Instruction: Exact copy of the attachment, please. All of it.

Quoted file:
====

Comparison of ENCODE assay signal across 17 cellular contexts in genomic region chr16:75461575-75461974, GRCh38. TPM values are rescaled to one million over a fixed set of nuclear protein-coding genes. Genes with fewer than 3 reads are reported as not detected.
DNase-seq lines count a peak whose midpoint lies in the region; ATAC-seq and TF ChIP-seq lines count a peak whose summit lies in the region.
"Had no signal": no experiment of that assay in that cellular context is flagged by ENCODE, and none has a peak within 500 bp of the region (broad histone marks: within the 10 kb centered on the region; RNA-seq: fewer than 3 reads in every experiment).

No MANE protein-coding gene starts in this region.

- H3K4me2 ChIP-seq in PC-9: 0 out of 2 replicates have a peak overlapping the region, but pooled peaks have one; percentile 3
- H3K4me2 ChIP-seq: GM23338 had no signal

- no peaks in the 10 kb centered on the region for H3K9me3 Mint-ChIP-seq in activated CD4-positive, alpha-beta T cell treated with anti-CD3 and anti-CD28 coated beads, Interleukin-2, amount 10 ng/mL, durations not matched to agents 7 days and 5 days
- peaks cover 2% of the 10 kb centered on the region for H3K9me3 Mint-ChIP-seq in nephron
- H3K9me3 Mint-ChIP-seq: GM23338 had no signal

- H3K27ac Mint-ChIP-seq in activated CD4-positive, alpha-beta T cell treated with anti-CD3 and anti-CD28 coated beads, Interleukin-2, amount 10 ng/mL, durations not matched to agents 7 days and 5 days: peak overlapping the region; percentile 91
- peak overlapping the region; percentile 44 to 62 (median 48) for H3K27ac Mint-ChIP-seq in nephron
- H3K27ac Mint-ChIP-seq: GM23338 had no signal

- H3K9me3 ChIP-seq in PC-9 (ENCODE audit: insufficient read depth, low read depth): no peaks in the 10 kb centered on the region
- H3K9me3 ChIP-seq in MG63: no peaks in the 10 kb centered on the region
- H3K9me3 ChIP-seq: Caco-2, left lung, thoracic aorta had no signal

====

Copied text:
Comparison of ENCODE assay signal across 17 cellular contexts in genomic region chr16:75461575-75461974, GRCh38. TPM values are rescaled to one million over a fixed set of nuclear protein-coding genes. Genes with fewer than 3 reads are reported as not detected.
DNase-seq lines count a peak whose midpoint lies in the region; ATAC-seq and TF ChIP-seq lines count a peak whose summit lies in the region.
"Had no signal": no experiment of that assay in that cellular context is flagged by ENCODE, and none has a peak within 500 bp of the region (broad histone marks: within the 10 kb centered on the region; RNA-seq: fewer than 3 reads in every experiment).

No MANE protein-coding gene starts in this region.

- H3K4me2 ChIP-seq in PC-9: 0 out of 2 replicates have a peak overlapping the region, but pooled peaks have one; percentile 3
- H3K4me2 ChIP-seq: GM23338 had no signal

- no peaks in the 10 kb centered on the region for H3K9me3 Mint-ChIP-seq in activated CD4-positive, alpha-beta T cell treated with anti-CD3 and anti-CD28 coated beads, Interleukin-2, amount 10 ng/mL, durations not matched to agents 7 days and 5 days
- peaks cover 2% of the 10 kb centered on the region for H3K9me3 Mint-ChIP-seq in nephron
- H3K9me3 Mint-ChIP-seq: GM23338 had no signal

- H3K27ac Mint-ChIP-seq in activated CD4-positive, alpha-beta T cell treated with anti-CD3 and anti-CD28 coated beads, Interleukin-2, amount 10 ng/mL, durations not matched to agents 7 days and 5 days: peak overlapping the region; percentile 91
- peak overlapping the region; percentile 44 to 62 (median 48) for H3K27ac Mint-ChIP-seq in nephron
- H3K27ac Mint-ChIP-seq: GM23338 had no signal

- H3K9me3 ChIP-seq in PC-9 (ENCODE audit: insufficient read depth, low read depth): no peaks in the 10 kb centered on the region
- H3K9me3 ChIP-seq in MG63: no peaks in the 10 kb centered on the region
- H3K9me3 ChIP-seq: Caco-2, left lung, thoracic aorta had no signal